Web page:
The AFL has been fixing its fixture for a while now in an attempt to give every fanbase the hope that comes with early season wins.
By having the perceived lesser-lights square off with each other in the opening rounds, there’s a decent chance most clubs will celebrate a victory while the season is still shiny and supporters will stay engaged.
But not even Hansie Cronje could have concocted the series of results that have occurred with just the Easter Monday blockbuster between Geelong and Hawthorn to come to complete five rounds.
After an incredible 18 wins by underdogs in the first 36 games, the upsets kept coming over the holiday weekend to maintain the most even start to a season in history.
Stunning losses by early pacesetters West Coast and Greater Western Sydney combined with not just surprising, but punishing wins by St Kilda and Carlton, saw the AFL record a 22-year first.
Not since the wild 1997 season has every team recorded at least one win and one loss so early on.
Despite the chaos it’s never too early to take a swing at predicting who the real contenders are — and with what we’ve seen the competition appears to be splitting into these five groups.
Geelong (Ladder position: 2nd, Record: 3-1), Collingwood (4th, 3-2), GWS (6th, 3-2), West Coast (8th, 3-2)
Outside of a surprise home defeat to the Giants, Geelong has been scintillating despite facing as tough a fixture as any team. The Magpies, Giants and Eagles have all shown flaws — but their best footy is a grade above most teams and they’ll be there come September.
St Kilda (1st, 4-1), Fremantle (3rd, 3-2), Brisbane (9th, 3-2), Gold Coast (11th, 3-2)
You only need to compare the ladder with Ladbrokes’ premiership markets to see how little faith most have in these four. St Kilda is the only team with four wins (the Cats can join them today) but is still paying a monstrous $41 for the flag. That’s the same odds as the Dockers, despite Ross Lyon’s side occupying third position. The two Queensland clubs have ensured there’s no talk about the state of footy in their state with bright starts but are still at long odds to even make the eight.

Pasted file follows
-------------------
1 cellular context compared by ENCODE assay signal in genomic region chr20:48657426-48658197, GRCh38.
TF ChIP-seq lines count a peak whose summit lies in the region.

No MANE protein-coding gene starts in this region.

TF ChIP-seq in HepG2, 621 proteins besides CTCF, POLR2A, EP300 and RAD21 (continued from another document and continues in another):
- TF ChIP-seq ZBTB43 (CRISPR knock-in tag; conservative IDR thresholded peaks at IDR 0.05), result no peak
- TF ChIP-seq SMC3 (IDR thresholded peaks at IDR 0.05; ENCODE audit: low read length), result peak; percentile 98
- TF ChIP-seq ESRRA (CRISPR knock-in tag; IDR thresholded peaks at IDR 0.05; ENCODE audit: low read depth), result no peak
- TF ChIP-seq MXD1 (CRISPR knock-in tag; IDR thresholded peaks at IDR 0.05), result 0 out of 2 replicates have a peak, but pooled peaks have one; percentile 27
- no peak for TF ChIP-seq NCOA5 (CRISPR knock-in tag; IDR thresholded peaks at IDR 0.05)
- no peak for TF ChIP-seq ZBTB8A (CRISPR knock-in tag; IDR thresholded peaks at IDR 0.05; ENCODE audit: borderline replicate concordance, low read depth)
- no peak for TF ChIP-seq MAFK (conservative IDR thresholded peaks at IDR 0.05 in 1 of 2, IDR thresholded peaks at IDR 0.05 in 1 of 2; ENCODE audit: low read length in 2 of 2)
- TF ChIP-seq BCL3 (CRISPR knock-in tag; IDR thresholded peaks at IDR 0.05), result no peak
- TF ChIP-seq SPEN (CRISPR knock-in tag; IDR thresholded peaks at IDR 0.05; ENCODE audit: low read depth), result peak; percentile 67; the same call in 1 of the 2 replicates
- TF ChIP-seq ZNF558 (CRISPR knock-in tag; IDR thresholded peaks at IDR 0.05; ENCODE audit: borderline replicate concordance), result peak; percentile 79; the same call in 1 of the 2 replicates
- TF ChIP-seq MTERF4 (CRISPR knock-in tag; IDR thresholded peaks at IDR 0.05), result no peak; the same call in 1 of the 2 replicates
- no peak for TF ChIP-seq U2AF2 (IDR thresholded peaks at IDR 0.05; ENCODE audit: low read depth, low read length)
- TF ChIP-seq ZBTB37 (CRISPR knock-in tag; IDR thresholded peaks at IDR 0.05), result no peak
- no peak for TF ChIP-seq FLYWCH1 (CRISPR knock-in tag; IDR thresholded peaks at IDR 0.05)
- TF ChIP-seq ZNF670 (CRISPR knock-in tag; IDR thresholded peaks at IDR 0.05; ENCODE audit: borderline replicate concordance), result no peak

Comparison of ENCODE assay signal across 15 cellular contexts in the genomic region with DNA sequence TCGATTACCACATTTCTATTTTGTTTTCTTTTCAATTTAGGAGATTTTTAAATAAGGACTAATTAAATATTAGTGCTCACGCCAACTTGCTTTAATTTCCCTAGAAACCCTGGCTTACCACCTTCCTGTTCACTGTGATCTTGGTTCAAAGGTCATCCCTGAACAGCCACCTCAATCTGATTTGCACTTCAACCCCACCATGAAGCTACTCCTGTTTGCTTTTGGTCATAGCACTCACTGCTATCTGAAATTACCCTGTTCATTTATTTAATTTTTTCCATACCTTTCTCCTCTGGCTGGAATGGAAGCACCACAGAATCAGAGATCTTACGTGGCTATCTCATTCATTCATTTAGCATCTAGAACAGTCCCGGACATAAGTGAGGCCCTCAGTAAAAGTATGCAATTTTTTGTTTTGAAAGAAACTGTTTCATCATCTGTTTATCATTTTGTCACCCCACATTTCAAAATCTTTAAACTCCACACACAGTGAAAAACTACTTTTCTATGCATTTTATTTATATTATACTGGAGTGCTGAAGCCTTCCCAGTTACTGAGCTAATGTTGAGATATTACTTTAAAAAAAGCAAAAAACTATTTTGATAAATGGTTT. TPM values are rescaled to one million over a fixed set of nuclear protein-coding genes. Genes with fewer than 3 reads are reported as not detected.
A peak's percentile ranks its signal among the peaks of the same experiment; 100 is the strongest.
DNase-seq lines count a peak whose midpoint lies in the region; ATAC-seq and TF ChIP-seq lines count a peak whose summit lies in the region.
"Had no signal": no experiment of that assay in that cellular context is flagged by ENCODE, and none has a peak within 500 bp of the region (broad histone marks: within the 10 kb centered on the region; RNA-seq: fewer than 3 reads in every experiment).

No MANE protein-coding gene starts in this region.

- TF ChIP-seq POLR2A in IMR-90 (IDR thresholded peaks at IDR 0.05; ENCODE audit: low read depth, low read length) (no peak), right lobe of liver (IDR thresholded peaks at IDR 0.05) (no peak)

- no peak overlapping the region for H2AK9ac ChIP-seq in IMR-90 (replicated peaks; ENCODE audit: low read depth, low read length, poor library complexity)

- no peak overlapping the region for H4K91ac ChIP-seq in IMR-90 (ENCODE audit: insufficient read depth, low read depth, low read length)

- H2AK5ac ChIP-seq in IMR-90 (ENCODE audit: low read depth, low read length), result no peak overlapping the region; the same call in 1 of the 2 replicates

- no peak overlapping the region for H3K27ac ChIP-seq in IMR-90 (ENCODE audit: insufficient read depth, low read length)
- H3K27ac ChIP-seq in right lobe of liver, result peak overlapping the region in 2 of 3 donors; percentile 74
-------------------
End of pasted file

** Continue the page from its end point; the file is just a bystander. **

Richmond (10th, 3-2), Adelaide (12th, 2-3), Hawthorn (13th, 2-2), Melbourne (17th, 1-4)
All four have provided evidence to suggest they’re not the same sides they’ve been in recent years, but all have the pedigree to deserve the benefit of the doubt at this point. Richmond is the most certain to make the finals.
Port Adelaide (5th, 3-2), Essendon (7th, 3-2)
Two of the most frustrating footy sides to follow in the competition had incredibly good Fridays and are top eight sides at their best. You’d be a brave person to pick them confidently though and both have benefited from playing the Demons while they’re struggling as well as a game each against a bottom-feeder.
Western Bulldogs (2-3), Carlton (1-4), Sydney (1-4), North Melbourne (1-4)
The Bulldogs began the season with promising wins against former powerhouses Hawthorn and Sydney but it’s been downhill since and a 44-point defeat to the previously winless Carlton is enough to rule a line through their chances. The Blues broke their drought but, along with the Swans and Kangaroos, are going to struggle for wins this season.